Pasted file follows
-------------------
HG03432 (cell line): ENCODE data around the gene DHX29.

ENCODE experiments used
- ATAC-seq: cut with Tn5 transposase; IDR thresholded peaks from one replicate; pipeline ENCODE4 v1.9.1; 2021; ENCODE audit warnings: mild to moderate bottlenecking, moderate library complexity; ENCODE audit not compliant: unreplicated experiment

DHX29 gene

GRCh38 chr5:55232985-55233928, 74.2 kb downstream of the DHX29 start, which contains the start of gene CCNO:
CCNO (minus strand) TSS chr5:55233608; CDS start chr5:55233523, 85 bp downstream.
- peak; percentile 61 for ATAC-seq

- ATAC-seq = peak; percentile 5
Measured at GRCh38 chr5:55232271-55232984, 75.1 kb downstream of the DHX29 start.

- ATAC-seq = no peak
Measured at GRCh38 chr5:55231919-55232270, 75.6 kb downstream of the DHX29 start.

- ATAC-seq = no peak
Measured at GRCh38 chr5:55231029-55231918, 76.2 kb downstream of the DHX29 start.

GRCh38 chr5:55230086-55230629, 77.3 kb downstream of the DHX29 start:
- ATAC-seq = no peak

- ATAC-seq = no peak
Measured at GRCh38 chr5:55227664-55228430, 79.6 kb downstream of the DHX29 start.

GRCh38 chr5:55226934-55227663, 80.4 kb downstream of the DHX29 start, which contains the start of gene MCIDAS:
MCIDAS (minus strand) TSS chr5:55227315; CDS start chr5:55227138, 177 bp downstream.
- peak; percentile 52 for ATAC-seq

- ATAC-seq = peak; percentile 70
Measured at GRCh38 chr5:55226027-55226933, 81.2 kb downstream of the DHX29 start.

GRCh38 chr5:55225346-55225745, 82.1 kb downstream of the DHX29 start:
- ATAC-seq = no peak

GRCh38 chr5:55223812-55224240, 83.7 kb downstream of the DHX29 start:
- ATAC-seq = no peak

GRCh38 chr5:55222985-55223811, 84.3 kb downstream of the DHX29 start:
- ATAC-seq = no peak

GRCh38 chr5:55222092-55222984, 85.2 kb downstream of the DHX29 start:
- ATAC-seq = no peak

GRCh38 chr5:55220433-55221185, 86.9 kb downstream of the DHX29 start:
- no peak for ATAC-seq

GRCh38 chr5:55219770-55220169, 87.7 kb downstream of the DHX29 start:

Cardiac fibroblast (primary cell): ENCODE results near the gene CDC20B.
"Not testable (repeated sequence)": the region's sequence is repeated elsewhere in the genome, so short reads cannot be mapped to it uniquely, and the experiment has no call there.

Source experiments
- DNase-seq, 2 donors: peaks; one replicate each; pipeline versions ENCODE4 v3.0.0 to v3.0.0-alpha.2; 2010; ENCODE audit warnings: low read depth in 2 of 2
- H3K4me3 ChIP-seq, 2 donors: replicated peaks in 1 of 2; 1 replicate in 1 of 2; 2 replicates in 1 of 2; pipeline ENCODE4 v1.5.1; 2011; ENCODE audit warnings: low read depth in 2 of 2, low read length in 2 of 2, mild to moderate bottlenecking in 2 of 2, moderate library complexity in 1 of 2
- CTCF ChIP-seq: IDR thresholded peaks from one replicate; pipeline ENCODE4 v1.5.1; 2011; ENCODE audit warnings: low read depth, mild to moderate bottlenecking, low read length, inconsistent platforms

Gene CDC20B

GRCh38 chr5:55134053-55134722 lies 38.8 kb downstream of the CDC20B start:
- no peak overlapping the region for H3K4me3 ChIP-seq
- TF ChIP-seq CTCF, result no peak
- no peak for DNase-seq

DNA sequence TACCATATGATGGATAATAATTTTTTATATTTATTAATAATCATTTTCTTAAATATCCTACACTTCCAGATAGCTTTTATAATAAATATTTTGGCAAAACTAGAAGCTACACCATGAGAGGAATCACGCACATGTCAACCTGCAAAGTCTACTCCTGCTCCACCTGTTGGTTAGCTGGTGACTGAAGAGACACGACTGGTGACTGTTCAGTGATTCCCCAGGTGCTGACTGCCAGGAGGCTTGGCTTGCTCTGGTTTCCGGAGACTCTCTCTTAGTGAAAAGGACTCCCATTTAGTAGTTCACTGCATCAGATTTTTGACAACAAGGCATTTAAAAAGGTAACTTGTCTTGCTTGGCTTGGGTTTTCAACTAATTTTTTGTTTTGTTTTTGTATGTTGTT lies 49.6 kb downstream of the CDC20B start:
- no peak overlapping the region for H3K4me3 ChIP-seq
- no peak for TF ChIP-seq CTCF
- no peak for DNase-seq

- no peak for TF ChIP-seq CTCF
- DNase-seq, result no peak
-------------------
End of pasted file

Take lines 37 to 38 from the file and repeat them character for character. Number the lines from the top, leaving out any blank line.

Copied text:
- DNase-seq, 2 donors: peaks; one replicate each; pipeline versions ENCODE4 v3.0.0 to v3.0.0-alpha.2; 2010; ENCODE audit warnings: low read depth in 2 of 2
- H3K4me3 ChIP-seq, 2 donors: replicated peaks in 1 of 2; 1 replicate in 1 of 2; 2 replicates in 1 of 2; pipeline ENCODE4 v1.5.1; 2011; ENCODE audit warnings: low read depth in 2 of 2, low read length in 2 of 2, mild to moderate bottlenecking in 2 of 2, moderate library complexity in 1 of 2